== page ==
19. Globalization is fairly "liberal" in a lot of senses of the word, except perhaps wrt economic liberalism, which supports an individualist economy. It's certainly not a "conservative" policy since conservatism definitionally strives to maintain traditional ideals and values, of which globalization is not one. If we're using liberal as a stand-in for "progressive" I'm completely unconvinced that globalization isn't progressive. Economics has shown us that free trade results in wealth redistribution to poorer countries and helps the working class of all countries in the agreements. Seems pretty progressive to me. I'm also unconvinced "financialization" is a non-liberal policy, but I'm also not convinced it's a particularly useful term. Meanwhile, being agnostic on social issues is not conservative social policy.
  20. Your opinion on law school subsidies sounds like my opinion on post secondary as a whole. I'm a huge proponent of tuition free post secondary - so long as we limit all degrees to a number close to the market demands for that degree. Same with trade schools and the like. In my mind we should graduate enough students to have a competitive market that aligns with the % unemployment necessary for a healthy economy (a bit above 4%), and pay for their education entirely. Then if people want to pursue an education despite not being competitive for it they can pay the full, unsubsidized amount.
  21. If someone came to me stating they voluntarily drank a gallon of mountain dew a day for 3 years and then bitched about getting diabetes by saying society wrought the mountain dew upon them and is to blame for their inhumane condition I would also criticize them - likely in harsher words than I used with you. If that makes me callous then whatever. Your analogy regarding payday loans is also flawed: payday loans are generally a last resort for desperate people to avoid incredibly adverse circumstances. Law school is not. I'm happy to have you complain about the issues of student debt and employment conditions and whatever else your heart desires. I don't think that's a useful use of your time or your readers, but I also don't really care. What I take issue with was your language. Law school was not wrought upon you. You were not forced into inhumane circumstances. You made an educated choice and pursued a professional degree. Not only was this a choice, you were fortunate to have the opportunity, as many people never will. Take accountability for your actions and stop blaming the world for your ills. Like it or not, your debt was your fault, not our neoliberal society's.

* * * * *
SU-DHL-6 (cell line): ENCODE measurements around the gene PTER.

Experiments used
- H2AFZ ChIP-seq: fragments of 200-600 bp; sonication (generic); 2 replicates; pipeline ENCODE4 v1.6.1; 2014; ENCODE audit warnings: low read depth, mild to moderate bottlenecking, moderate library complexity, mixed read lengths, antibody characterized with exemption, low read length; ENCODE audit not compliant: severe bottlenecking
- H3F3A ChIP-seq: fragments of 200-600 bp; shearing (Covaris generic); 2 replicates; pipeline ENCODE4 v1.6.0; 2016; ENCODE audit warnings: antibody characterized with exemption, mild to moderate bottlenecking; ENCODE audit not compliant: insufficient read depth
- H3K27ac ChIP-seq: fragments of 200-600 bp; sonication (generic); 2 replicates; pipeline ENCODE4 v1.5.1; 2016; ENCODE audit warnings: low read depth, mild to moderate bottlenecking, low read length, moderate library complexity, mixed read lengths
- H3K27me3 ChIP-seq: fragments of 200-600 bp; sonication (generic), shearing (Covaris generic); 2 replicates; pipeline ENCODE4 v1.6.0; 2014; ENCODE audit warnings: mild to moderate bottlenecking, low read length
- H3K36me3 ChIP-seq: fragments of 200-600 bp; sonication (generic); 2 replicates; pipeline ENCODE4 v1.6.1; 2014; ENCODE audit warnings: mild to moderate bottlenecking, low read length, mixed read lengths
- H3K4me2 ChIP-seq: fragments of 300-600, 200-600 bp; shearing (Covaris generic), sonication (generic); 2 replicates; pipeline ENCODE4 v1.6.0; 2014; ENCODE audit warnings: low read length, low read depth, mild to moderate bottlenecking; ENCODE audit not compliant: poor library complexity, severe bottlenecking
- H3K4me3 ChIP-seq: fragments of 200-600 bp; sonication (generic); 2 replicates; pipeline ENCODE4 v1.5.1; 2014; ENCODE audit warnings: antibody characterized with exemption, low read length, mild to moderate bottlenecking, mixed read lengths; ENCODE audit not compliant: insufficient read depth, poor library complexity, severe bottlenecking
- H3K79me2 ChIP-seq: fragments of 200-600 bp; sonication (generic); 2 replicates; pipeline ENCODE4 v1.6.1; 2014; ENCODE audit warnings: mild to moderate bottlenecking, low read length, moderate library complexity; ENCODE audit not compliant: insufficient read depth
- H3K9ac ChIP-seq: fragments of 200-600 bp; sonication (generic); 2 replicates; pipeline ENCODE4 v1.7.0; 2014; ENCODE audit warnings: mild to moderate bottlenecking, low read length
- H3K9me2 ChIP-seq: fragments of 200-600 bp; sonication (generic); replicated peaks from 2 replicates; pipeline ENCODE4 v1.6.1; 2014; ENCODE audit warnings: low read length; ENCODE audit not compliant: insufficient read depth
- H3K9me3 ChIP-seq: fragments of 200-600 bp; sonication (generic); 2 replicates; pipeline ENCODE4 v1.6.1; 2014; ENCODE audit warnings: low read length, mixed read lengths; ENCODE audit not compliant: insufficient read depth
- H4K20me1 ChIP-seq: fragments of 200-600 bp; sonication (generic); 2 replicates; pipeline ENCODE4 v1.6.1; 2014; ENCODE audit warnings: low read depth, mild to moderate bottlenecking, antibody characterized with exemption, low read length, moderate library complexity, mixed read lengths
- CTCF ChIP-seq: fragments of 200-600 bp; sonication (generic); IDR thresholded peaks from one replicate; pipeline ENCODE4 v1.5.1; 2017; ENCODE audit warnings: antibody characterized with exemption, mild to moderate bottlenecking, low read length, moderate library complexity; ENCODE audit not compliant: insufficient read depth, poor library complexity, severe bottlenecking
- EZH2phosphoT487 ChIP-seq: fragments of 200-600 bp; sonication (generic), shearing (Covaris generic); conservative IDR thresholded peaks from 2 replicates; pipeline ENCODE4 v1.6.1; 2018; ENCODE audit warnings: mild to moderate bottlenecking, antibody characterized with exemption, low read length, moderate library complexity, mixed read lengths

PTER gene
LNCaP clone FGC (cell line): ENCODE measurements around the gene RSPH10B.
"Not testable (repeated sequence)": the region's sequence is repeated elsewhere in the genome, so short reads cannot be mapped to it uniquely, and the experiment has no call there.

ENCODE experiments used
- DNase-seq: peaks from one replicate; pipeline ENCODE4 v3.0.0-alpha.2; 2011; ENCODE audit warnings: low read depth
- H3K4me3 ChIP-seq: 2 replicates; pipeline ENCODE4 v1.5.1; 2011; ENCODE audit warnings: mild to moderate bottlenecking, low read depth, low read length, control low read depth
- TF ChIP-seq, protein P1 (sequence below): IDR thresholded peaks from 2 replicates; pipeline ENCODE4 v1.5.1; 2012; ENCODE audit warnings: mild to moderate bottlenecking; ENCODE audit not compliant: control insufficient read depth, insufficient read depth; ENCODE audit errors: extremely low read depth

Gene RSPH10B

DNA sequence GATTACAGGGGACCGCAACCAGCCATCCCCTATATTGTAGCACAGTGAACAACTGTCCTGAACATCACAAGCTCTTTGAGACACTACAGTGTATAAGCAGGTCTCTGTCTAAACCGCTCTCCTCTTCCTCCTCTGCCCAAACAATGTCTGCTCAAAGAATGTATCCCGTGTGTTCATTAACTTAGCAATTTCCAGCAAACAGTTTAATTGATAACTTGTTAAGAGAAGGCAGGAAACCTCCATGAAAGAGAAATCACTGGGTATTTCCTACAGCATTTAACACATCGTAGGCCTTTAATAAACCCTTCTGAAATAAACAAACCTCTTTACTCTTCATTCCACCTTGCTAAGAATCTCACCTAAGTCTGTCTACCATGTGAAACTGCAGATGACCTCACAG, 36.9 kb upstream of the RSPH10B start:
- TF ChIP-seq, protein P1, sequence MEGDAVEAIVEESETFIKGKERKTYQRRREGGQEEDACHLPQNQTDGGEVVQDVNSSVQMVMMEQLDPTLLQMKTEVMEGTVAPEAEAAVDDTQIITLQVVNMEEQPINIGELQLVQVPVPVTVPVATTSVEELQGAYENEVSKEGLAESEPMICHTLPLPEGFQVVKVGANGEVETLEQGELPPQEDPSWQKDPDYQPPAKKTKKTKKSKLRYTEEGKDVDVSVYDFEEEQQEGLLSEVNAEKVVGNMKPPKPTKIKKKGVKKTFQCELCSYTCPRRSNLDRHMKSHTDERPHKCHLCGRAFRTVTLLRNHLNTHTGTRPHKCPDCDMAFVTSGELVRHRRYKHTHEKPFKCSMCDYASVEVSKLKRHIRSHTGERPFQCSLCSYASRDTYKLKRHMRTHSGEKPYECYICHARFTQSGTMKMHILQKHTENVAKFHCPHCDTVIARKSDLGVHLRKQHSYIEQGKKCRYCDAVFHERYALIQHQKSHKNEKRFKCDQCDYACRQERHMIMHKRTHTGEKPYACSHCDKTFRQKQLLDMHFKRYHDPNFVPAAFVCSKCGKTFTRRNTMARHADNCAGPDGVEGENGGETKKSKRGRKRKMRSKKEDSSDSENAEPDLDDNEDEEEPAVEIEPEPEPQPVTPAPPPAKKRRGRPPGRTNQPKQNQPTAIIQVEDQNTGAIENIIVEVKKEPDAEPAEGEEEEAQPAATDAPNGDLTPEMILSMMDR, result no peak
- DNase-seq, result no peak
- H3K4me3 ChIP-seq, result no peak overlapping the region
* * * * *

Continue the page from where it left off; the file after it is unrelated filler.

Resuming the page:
22. Again, if the user was doing this I would agree. Instead, they went on a tirade against the system, blaming society for their debt and blaming everyone but themselves for the debt they willfully entered in to in hopes of becoming a lawyer. Not only did they shirk their responsibility, they claimed their situation was "inhumane", despite entering into it completely voluntarily. I don't think that's a particularly useful viewpoint or choice of language for this topic, so I challenged it. And again, my position isn't elitist. I don't think law school tuitions are fair, and I think we should lower the barriers to entry. If that's elitist I don't know what isn't.
  23. Would that person have had the high law school debt had they chosen not to go to law school? Of course not. You're free to argue society should value education more, and that we need lower barriers to entry. I would agree with you. Hell, we may even agree on how society should do that. Where I take issue with the original post is the wording. Debt was not wrought upon the user, nobody forced them to attend law school. They made a conscious decision to attend law school, aware of the cost of tuition and funding options. They were not forced into "inhumane" debt repayment circumstances. When they took advantage of the funding options they were of sound body and mind, and aware of the terms of repayment.